It was nearly two years ago that I happened upon an article about Visions of Dune, an album by a mysterious artist named simply Z that was getting the reissue treatment. Now what caught my eye was that this album was a heavy synth concept album based on Frank Herbert’s Dune. The idea of a concept record based on Dune was intriguing enough, but after listening to some bits online I knew I needed to preorder this album as quickly as I could.
Turns out Z is the alias for musician and electronic composer Bernard Szajner. He’s of Polish Jewish descent, but spent a good portion of his life in France. Szajner was a pioneer of both electronic music and the visual arts. He created the laser harp(not sure what it is but pics of it are pretty cool.) He made 5 albums before retiring from music, but his first and to my ears his best is Visions of Dune.
I didn’t grow up a fan of Dune, to be honest. The book was a little too heady for me in school(I preferred my science fiction a little more ironic and humanistic…so Kurt Vonnegut was my guy.) I did watch the Lynch film and was even more confused by it, but I appreciated the scope Herbert had given his world. I still plan on giving that book another shot at some point, just not today. Thankfully I have Visions of Dune to give me the Cliff Notes version.
Visions of Dune came at just the right time for me. The summer of 2014 was spent walking and jogging outdoors in the high Midwest heat and this heavy synth record was a great soundtrack for sweating and heat exhaustion. As much as I love heavy synth, even I have to admit that a good portion of the music out there is equal parts cool and cheesy. It’s a fine line with synth music. One misstep with a filter or arpeggiated note and you go from dark and foreboding to something you’d hear on a Saturday morning cartoon from the 1970s. What’s so good about Szajner’s album is that the entire record brings a moody and hefty vibe. He seems to commit to the aural journey he’s promised to take us on. I think a big plus here is the mix of synth with drums and guitar. The drums add a real street-driven, urban groove to the songs they pop up on. The guitar isn’t schmaltzy or dated, either. It’s used sparingly enough that it feels more like it’s there to back the Z vision beautifully. Production-wise the record is tight and feels like a continuous, wavering movement. On the vinyl the tracks seem to bleed into one another, giving the album a constantly flowing vibe, like scenes in a film. Bernard Szajner, or Z, seems to have built these pieces in a very cinematic way.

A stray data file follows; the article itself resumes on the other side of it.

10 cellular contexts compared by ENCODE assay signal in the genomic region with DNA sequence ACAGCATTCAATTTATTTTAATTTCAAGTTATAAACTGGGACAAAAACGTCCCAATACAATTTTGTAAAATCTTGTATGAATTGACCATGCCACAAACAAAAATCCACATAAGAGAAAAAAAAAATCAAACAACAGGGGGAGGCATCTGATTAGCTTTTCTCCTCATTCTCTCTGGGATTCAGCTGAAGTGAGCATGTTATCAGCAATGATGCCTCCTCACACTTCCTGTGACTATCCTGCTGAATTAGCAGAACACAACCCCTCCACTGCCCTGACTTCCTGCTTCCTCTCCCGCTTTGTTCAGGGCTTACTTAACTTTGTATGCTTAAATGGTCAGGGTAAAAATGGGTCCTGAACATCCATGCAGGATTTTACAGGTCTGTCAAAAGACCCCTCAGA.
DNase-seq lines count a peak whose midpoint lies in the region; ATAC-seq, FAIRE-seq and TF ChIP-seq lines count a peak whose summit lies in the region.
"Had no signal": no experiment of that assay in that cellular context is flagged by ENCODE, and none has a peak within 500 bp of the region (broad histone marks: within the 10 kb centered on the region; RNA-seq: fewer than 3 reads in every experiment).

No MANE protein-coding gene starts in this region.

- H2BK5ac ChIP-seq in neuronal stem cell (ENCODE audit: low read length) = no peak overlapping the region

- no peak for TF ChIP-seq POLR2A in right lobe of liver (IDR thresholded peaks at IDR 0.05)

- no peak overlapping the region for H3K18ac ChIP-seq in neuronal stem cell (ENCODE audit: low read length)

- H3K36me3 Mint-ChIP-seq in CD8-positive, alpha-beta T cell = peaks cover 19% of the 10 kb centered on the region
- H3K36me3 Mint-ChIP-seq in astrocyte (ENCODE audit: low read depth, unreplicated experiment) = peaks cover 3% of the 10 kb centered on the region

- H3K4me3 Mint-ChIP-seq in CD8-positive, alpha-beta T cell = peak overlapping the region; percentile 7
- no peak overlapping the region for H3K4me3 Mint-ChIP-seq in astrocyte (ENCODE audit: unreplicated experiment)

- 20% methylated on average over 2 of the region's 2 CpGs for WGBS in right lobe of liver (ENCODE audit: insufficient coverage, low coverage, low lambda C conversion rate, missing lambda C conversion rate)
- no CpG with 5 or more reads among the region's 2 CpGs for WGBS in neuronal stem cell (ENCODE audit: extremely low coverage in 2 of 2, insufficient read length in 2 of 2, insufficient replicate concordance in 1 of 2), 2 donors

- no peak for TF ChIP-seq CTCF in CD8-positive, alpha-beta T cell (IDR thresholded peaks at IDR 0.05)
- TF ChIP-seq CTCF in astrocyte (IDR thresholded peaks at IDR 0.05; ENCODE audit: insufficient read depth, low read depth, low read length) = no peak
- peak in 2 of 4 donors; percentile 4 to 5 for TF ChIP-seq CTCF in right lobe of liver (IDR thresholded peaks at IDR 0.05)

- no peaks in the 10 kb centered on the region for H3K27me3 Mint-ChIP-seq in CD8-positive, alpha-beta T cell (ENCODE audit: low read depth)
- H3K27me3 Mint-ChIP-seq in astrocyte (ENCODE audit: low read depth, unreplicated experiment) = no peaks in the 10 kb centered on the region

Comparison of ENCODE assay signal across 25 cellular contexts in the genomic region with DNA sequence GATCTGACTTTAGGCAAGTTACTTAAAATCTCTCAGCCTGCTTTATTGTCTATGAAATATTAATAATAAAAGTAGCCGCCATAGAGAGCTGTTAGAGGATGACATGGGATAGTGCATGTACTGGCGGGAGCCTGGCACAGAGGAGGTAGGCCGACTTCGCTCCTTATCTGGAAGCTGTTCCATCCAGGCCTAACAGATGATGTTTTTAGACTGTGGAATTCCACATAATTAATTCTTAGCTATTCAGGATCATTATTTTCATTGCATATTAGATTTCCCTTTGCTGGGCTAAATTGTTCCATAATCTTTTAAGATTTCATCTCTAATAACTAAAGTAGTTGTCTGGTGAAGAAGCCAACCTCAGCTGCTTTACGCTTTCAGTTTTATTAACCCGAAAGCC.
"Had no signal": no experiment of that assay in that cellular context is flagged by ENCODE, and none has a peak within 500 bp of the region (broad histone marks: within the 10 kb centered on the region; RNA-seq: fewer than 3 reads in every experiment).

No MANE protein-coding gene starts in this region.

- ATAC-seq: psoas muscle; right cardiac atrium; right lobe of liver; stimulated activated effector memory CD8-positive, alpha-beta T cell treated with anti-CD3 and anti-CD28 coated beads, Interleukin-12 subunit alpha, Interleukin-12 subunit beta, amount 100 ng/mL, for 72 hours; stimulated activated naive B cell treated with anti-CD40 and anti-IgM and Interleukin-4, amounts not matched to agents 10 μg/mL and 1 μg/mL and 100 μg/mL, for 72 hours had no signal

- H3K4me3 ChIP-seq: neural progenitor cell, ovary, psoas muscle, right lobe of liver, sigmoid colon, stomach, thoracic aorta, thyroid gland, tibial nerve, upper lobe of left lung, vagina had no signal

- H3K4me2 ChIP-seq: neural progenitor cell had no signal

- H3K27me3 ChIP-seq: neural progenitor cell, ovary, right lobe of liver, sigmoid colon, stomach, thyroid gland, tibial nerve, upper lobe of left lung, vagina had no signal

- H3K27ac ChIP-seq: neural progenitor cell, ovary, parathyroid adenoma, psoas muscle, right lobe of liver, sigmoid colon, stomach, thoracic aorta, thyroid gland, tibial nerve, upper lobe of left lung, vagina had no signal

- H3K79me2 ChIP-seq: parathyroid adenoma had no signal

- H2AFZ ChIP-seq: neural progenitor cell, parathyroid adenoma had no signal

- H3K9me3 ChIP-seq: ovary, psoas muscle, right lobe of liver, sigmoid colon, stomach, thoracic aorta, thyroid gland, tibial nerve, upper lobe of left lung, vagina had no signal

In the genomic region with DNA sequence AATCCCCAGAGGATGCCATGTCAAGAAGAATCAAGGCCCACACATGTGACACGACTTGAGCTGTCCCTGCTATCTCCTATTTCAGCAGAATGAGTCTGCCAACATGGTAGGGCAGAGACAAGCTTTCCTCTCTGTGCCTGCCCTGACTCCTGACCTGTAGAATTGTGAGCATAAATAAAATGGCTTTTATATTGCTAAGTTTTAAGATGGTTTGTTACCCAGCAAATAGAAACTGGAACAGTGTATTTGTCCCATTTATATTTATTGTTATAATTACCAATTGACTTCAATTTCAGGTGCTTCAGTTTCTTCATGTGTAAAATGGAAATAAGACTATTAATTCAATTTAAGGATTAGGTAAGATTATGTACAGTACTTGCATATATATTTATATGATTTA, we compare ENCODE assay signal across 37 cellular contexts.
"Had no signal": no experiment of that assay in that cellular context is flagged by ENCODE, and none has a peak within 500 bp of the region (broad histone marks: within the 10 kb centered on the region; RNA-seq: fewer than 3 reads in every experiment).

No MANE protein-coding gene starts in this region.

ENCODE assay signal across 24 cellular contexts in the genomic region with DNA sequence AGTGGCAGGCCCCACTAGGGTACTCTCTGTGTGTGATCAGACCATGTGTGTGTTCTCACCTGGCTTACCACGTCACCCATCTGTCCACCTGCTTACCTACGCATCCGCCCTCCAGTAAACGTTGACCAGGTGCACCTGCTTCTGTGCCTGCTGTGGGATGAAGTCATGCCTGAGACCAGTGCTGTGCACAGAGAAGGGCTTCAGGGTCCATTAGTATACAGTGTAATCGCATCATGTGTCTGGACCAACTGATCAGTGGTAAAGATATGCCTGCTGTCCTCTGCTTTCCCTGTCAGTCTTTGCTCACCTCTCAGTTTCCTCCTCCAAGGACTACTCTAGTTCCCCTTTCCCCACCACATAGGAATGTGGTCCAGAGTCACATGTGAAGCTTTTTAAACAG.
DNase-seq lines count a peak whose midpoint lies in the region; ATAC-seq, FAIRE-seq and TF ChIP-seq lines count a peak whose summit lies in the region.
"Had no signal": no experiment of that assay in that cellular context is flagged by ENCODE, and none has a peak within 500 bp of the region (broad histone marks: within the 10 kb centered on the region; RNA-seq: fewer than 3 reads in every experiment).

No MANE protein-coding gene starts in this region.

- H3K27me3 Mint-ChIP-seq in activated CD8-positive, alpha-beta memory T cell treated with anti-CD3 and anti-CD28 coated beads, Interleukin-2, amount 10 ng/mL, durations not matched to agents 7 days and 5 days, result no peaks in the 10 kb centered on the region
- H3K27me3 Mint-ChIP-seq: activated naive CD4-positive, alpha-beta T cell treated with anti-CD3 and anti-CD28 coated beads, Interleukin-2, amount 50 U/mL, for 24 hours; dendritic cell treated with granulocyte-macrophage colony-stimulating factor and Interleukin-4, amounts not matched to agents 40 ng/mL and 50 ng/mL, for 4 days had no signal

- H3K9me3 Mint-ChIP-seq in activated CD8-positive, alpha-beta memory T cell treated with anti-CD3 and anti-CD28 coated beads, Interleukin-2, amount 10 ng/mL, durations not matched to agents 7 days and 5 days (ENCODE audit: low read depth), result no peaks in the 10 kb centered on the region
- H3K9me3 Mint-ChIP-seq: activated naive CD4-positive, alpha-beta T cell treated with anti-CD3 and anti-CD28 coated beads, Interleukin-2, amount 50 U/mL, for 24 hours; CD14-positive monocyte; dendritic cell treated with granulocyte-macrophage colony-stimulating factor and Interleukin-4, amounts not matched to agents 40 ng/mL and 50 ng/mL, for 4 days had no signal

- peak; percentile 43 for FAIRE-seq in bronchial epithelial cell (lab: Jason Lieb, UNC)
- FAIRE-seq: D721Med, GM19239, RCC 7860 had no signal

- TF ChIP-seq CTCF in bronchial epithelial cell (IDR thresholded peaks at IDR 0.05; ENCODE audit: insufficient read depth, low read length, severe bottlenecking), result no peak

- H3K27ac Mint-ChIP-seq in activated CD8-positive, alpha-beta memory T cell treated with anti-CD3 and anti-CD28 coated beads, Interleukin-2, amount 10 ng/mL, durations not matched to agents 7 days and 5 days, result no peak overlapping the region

The music ranges from atmospheric soundscapes to more groove-oriented songs that have a real rhythmic flow to them. Tracks like “Dune”, “Bashar”, and “Thufir Hawat” are these exploratory set pieces that pull you into Herbert’s world(as well as Szajner’s interpretation of it.) “Bene Gesserit” is some seriously moody synthesizer. It sounds like an underwater doppler radar with some theremin thrown in for good measure. “Fremen” sounds more like traveling through a wormhole than overlooking the expanse of some alien desert, but I’m not complaining here. There’s also some seriously groovy drums and synth interplay that pop up halfway through. Tracks like this are what separate Z from the rest of the heavy synth guys and gals at the time. The digital version of Visions of Dune comes with two bonus tracks, “The Duke” and “Spice”, both I wish could’ve made it onto the vinyl as they truly help to push the album along. “Spice” especially is a tasty morsel for the ears.
Since I procured this lost masterpiece I dug into Szajner’s other records and while they were interesting none of them had the flow and, for lack of a better word, vision that Visions of Dune had. Maybe the fact that Bernard Szajner was so inspired by the story that his own artistic drive was pushed to greater heights on this album than on his later work. What do I know? I could completely wrong(psst…I’m not.)Bernard Szajner is up there with guys like Jarre, Schulze, Froese, and(insert your favorite synth wizard here), and yet I’d never even heard of the guy until two years ago. I found the German synth composer/builder Rudiger Lorenz that same summer and felt very much the same way about him. Underrated and criminally overlooked.
2014 was the summer of synth.
Visions of Dune is going to be one of those albums that I will probably cherish and fetishize for years and years to come. It’s the perfect mix of spacey expanse and intimate, buzzing electronics. I listen to this album and it takes me on a journey. I may not be that knowledgeable regarding Frank Herbert’s Dune, but I’m quite fond of Bernard Szajner’s Dune.
Editor’s Note: After doing some research in regards to Frank Herbert, I realize I need to look into his work. Seems to be a very interesting character to say the least.